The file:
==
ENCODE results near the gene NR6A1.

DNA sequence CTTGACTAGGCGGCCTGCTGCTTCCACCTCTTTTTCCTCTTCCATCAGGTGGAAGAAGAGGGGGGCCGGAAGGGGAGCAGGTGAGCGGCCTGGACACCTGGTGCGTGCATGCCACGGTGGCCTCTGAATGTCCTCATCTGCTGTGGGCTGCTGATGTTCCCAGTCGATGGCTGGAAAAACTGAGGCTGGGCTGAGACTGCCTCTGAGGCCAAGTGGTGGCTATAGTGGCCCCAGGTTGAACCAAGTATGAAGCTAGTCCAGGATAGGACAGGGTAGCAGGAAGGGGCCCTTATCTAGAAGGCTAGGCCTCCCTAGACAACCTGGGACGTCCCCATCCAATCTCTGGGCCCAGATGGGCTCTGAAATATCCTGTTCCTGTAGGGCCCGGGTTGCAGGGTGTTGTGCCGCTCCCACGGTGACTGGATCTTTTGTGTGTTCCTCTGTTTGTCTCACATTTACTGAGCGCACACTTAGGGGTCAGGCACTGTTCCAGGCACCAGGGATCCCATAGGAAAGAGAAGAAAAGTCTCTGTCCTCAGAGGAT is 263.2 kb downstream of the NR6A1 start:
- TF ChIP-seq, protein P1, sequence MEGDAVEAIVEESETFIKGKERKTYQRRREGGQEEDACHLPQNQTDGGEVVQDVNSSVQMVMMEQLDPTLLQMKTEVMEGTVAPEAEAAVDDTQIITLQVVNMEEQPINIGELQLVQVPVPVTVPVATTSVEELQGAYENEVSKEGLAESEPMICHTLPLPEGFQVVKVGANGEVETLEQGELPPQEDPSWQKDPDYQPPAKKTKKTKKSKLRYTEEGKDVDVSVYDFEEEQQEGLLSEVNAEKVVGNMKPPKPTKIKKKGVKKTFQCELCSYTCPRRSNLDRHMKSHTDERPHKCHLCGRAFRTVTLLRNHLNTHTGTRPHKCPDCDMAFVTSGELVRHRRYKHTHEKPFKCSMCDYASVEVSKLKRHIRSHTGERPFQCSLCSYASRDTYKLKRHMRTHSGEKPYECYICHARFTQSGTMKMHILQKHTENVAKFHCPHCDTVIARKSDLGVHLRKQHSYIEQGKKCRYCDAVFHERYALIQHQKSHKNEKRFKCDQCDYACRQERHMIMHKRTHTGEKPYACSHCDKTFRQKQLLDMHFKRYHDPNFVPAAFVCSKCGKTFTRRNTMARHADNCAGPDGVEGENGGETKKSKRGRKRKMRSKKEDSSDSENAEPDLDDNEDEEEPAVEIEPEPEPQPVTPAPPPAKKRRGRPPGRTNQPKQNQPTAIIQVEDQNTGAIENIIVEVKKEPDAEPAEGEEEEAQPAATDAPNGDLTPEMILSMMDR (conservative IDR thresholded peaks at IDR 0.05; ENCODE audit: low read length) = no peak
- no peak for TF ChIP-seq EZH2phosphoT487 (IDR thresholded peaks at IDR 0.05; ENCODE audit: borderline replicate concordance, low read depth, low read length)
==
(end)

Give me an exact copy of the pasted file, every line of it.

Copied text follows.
ENCODE results near the gene NR6A1.

DNA sequence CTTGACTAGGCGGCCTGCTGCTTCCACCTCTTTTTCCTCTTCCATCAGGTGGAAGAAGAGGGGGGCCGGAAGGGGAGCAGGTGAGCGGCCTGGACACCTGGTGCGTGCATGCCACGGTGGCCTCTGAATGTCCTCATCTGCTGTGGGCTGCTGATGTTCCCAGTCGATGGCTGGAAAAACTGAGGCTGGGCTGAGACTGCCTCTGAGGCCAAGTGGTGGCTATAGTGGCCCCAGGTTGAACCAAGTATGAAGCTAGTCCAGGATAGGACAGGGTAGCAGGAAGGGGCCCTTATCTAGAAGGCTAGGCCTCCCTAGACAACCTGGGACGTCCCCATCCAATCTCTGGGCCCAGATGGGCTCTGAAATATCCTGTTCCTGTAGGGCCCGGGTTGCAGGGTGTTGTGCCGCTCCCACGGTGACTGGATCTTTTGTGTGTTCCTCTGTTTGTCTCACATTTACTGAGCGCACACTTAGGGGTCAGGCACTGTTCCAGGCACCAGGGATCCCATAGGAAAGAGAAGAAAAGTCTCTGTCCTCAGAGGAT is 263.2 kb downstream of the NR6A1 start:
- TF ChIP-seq, protein P1, sequence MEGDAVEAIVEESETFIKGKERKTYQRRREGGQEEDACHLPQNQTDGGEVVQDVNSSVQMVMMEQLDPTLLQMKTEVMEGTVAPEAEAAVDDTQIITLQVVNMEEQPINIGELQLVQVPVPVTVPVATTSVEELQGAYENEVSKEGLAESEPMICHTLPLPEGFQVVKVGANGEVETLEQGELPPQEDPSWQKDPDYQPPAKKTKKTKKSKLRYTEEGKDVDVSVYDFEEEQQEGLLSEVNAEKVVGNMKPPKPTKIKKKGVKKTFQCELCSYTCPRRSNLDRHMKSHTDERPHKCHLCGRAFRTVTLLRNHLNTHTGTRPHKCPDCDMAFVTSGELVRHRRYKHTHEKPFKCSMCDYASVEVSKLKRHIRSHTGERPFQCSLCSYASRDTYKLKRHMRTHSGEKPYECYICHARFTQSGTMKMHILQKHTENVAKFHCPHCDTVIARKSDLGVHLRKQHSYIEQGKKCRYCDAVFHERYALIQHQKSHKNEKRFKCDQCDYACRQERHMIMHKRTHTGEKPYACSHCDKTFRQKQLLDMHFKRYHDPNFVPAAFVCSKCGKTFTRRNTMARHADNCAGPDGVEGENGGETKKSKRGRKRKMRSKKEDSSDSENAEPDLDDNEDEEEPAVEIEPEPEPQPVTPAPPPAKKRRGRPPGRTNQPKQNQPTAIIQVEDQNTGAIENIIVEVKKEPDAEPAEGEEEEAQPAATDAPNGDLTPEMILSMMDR (conservative IDR thresholded peaks at IDR 0.05; ENCODE audit: low read length) = no peak
- no peak for TF ChIP-seq EZH2phosphoT487 (IDR thresholded peaks at IDR 0.05; ENCODE audit: borderline replicate concordance, low read depth, low read length)